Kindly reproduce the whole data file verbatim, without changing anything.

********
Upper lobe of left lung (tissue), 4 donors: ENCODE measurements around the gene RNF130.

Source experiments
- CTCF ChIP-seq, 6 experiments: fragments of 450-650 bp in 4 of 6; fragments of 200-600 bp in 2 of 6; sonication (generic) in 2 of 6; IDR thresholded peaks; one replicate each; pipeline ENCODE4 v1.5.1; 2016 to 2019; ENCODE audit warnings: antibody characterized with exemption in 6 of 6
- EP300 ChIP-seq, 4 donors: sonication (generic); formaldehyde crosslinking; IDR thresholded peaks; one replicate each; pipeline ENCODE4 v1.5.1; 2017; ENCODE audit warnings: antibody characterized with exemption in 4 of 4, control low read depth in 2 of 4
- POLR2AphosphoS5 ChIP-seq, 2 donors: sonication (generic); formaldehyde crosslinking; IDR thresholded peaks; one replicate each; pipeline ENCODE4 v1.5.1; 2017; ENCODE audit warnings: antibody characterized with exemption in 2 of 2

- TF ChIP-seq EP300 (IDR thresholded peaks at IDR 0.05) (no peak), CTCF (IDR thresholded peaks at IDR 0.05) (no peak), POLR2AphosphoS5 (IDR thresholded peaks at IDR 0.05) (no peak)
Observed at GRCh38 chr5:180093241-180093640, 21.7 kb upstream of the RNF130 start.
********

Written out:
Upper lobe of left lung (tissue), 4 donors: ENCODE measurements around the gene RNF130.

Source experiments
- CTCF ChIP-seq, 6 experiments: fragments of 450-650 bp in 4 of 6; fragments of 200-600 bp in 2 of 6; sonication (generic) in 2 of 6; IDR thresholded peaks; one replicate each; pipeline ENCODE4 v1.5.1; 2016 to 2019; ENCODE audit warnings: antibody characterized with exemption in 6 of 6
- EP300 ChIP-seq, 4 donors: sonication (generic); formaldehyde crosslinking; IDR thresholded peaks; one replicate each; pipeline ENCODE4 v1.5.1; 2017; ENCODE audit warnings: antibody characterized with exemption in 4 of 4, control low read depth in 2 of 4
- POLR2AphosphoS5 ChIP-seq, 2 donors: sonication (generic); formaldehyde crosslinking; IDR thresholded peaks; one replicate each; pipeline ENCODE4 v1.5.1; 2017; ENCODE audit warnings: antibody characterized with exemption in 2 of 2

- TF ChIP-seq EP300 (IDR thresholded peaks at IDR 0.05) (no peak), CTCF (IDR thresholded peaks at IDR 0.05) (no peak), POLR2AphosphoS5 (IDR thresholded peaks at IDR 0.05) (no peak)
Observed at GRCh38 chr5:180093241-180093640, 21.7 kb upstream of the RNF130 start.